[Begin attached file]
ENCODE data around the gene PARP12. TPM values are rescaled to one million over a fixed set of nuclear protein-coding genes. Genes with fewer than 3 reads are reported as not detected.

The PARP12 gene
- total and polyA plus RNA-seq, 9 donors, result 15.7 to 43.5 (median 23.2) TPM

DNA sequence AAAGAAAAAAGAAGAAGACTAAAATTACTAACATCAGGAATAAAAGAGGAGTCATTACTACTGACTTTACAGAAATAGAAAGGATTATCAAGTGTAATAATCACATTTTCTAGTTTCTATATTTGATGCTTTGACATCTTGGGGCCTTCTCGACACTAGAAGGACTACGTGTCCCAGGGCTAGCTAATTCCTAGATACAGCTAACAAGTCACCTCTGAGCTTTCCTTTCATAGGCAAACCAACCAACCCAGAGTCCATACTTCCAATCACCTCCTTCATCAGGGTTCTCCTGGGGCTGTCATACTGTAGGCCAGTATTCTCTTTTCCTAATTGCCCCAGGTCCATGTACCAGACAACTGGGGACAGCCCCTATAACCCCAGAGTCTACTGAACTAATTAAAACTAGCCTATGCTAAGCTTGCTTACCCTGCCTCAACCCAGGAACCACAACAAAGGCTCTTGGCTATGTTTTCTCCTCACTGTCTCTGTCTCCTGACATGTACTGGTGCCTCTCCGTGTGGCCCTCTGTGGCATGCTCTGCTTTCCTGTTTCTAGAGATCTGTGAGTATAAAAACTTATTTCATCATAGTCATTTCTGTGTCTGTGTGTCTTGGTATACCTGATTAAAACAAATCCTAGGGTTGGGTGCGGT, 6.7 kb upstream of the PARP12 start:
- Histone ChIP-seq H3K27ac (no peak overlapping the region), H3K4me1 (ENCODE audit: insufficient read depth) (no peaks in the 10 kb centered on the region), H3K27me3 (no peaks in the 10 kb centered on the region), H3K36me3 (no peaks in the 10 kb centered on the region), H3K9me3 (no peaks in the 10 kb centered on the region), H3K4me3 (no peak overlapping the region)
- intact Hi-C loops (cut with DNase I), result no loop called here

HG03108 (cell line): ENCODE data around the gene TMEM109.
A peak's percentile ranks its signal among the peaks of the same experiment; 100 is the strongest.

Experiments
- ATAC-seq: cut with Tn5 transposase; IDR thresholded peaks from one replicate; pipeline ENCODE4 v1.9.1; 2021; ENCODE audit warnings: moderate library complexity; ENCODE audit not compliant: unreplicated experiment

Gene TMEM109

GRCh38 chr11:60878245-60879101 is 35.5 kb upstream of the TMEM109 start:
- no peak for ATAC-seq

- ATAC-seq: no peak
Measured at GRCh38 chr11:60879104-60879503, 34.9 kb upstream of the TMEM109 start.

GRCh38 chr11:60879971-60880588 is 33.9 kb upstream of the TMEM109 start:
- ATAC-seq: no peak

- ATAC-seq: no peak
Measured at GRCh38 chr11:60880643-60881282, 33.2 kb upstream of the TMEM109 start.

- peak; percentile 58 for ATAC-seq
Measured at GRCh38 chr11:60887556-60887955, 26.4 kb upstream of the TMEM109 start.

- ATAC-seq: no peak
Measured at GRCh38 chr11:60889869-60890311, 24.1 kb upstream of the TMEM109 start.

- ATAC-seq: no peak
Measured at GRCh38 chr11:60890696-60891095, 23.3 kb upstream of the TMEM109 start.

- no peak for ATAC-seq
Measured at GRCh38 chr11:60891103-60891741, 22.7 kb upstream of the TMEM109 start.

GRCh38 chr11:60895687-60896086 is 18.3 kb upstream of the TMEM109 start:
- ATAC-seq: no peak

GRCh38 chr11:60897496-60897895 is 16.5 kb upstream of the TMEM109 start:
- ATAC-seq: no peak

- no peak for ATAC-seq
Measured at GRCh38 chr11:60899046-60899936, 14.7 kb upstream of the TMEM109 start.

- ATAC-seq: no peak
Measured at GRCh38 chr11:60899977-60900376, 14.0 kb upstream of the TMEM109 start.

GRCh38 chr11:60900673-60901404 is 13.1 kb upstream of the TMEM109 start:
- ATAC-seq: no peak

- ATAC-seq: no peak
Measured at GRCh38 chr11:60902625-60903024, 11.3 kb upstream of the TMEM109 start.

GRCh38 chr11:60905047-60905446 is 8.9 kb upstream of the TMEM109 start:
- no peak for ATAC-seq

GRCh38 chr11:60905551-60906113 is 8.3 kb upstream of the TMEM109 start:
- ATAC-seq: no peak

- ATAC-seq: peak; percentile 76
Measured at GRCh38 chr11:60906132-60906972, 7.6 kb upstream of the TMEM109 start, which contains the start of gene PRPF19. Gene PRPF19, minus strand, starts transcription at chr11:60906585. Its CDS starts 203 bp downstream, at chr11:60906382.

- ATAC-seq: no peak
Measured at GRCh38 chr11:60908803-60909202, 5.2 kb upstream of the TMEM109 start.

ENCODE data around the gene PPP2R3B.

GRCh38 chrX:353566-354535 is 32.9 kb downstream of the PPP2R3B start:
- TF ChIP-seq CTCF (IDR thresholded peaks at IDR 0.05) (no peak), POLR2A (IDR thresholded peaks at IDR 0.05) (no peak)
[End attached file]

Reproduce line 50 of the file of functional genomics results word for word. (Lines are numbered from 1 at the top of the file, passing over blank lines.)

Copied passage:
- TF ChIP-seq CTCF (IDR thresholded peaks at IDR 0.05) (no peak), POLR2A (IDR thresholded peaks at IDR 0.05) (no peak)